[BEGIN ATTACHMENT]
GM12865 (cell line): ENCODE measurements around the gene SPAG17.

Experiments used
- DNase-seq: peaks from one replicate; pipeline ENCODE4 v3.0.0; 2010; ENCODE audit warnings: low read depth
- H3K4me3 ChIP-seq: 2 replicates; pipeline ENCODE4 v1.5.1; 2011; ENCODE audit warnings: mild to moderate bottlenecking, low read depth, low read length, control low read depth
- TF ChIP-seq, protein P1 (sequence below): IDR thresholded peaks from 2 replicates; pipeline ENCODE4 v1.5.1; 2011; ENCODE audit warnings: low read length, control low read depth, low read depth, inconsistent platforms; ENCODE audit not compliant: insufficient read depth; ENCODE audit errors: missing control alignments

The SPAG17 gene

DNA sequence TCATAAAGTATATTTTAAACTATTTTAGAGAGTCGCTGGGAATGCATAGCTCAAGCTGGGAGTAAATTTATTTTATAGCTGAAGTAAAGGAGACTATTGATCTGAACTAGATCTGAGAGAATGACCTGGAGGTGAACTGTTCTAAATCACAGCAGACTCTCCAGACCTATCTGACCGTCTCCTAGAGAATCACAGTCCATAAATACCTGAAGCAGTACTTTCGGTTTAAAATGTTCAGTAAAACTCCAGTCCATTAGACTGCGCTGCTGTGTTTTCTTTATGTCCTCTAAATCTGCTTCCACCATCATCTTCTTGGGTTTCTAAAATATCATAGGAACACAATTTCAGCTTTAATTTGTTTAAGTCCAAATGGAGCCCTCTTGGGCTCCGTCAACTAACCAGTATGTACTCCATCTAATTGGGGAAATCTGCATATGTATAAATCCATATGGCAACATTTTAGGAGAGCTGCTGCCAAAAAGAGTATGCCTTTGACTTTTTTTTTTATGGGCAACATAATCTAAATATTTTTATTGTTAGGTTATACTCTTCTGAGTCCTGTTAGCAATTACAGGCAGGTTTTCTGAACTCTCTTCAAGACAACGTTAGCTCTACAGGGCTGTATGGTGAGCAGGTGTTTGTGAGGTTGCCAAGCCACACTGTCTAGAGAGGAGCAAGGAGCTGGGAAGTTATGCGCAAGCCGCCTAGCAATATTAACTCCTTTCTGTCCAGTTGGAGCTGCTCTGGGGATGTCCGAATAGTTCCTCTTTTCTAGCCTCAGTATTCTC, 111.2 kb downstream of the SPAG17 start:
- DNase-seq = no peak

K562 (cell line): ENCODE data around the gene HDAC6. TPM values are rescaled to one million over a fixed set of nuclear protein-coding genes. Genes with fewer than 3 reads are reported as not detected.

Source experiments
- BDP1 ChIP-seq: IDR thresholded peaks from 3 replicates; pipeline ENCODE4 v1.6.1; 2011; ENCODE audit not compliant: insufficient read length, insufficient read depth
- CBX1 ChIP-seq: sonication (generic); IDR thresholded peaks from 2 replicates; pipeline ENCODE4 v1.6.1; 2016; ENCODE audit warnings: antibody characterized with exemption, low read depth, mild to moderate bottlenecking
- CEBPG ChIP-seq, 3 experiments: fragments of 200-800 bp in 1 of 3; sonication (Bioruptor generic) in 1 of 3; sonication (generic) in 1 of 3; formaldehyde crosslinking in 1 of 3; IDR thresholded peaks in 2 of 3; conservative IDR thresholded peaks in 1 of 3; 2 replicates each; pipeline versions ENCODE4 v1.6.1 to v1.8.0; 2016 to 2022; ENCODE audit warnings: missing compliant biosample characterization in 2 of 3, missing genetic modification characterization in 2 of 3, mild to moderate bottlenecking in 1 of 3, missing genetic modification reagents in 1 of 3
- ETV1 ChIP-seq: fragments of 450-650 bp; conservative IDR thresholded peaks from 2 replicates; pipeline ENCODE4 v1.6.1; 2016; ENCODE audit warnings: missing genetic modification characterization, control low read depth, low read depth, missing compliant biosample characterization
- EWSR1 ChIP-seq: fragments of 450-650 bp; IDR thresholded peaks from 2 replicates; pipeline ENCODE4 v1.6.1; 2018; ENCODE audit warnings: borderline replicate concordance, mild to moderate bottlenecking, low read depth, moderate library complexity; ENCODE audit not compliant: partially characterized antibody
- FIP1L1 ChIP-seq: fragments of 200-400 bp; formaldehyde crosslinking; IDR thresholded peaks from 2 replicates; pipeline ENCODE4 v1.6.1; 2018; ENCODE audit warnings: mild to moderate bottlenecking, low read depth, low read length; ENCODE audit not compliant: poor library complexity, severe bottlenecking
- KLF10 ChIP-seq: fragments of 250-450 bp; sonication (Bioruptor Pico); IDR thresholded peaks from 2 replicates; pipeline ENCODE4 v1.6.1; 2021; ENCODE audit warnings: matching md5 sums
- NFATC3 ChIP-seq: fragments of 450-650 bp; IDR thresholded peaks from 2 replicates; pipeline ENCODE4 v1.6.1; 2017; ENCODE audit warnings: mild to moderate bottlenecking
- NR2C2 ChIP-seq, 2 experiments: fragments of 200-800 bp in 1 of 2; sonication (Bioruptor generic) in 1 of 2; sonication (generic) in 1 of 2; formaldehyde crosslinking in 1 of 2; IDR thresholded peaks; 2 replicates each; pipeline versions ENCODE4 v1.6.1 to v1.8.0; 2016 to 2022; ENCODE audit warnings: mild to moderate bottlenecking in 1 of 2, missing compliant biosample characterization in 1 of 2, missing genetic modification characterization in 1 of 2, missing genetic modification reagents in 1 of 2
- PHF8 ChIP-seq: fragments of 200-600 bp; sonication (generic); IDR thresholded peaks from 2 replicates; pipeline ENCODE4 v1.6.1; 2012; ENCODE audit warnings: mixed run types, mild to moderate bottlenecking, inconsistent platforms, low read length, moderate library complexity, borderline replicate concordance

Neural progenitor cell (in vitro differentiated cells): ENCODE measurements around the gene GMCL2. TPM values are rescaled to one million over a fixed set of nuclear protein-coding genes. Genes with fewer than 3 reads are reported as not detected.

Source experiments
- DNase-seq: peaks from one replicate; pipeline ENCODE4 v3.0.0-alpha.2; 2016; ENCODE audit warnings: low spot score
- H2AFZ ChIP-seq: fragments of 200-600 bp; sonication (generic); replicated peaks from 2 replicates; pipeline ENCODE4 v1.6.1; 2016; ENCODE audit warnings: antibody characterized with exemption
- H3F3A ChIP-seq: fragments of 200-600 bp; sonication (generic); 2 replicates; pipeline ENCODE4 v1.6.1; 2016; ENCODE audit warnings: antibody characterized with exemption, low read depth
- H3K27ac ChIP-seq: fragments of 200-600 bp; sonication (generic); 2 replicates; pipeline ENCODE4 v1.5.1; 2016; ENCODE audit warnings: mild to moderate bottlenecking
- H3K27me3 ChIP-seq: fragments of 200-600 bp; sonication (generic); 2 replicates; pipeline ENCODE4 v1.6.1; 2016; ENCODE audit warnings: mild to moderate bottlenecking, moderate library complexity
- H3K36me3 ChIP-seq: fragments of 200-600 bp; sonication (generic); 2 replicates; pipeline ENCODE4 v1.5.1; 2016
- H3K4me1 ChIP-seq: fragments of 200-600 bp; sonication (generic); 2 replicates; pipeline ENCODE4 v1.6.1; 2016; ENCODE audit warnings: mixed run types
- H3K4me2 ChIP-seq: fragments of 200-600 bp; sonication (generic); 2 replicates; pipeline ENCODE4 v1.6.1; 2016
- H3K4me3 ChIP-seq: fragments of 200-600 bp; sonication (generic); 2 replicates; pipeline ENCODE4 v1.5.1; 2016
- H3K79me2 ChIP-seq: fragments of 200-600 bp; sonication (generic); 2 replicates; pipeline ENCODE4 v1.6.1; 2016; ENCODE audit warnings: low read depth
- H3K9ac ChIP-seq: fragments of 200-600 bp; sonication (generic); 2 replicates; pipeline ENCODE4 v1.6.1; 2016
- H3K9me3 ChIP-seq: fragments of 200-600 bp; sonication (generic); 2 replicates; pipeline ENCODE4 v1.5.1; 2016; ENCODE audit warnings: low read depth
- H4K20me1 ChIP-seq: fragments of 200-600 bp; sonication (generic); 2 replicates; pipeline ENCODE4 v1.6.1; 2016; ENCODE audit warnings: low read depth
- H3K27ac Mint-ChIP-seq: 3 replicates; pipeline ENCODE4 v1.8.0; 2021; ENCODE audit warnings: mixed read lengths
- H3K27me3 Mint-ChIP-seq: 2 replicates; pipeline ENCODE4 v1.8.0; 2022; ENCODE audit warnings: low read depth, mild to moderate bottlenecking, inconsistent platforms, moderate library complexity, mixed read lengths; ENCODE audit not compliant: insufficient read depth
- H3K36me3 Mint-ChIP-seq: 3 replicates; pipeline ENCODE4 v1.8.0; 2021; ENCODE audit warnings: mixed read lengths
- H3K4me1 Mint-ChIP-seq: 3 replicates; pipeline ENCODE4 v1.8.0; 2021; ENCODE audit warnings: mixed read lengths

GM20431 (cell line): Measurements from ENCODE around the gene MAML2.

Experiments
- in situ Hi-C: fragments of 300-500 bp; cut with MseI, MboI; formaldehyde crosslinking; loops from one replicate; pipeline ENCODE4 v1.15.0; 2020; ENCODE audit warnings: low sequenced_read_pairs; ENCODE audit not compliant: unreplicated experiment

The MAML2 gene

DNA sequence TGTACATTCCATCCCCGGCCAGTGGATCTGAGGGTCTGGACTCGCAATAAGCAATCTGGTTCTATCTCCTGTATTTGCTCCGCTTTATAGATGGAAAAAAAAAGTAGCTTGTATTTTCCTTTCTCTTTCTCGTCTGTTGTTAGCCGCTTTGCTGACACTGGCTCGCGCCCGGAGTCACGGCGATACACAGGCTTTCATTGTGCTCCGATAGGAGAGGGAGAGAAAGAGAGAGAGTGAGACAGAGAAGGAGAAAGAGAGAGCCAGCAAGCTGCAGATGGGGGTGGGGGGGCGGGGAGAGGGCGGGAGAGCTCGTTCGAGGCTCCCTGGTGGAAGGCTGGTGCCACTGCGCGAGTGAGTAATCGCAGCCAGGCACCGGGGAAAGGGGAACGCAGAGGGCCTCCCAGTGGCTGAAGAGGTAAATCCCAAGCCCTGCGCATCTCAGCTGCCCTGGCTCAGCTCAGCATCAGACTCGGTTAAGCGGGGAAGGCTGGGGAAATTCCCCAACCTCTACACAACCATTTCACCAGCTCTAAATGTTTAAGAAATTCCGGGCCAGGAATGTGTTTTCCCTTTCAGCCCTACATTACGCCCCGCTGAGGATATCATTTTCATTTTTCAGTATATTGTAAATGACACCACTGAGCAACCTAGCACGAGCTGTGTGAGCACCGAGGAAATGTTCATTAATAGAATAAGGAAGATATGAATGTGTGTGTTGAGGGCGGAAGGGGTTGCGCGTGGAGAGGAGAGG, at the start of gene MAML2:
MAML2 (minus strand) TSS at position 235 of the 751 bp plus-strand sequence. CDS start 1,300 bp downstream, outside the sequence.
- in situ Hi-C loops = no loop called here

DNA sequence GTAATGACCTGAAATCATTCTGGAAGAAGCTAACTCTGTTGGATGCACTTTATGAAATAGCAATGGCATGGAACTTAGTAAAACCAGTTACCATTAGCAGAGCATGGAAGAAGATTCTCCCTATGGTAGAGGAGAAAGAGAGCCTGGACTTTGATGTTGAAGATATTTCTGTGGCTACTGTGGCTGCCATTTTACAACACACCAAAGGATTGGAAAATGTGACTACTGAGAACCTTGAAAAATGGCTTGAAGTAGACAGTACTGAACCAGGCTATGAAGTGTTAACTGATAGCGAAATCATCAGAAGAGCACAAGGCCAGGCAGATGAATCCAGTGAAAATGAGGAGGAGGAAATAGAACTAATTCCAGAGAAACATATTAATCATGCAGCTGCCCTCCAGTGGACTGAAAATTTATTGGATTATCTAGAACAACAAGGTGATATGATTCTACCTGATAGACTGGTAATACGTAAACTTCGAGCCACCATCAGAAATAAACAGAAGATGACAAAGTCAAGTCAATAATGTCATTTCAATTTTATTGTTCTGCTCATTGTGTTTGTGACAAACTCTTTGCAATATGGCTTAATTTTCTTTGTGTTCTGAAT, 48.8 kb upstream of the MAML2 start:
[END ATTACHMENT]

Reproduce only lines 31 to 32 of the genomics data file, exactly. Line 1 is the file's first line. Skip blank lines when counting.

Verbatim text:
- H3K4me3 ChIP-seq: fragments of 200-600 bp; sonication (generic); 2 replicates; pipeline ENCODE4 v1.5.1; 2016
- H3K79me2 ChIP-seq: fragments of 200-600 bp; sonication (generic); 2 replicates; pipeline ENCODE4 v1.6.1; 2016; ENCODE audit warnings: low read depth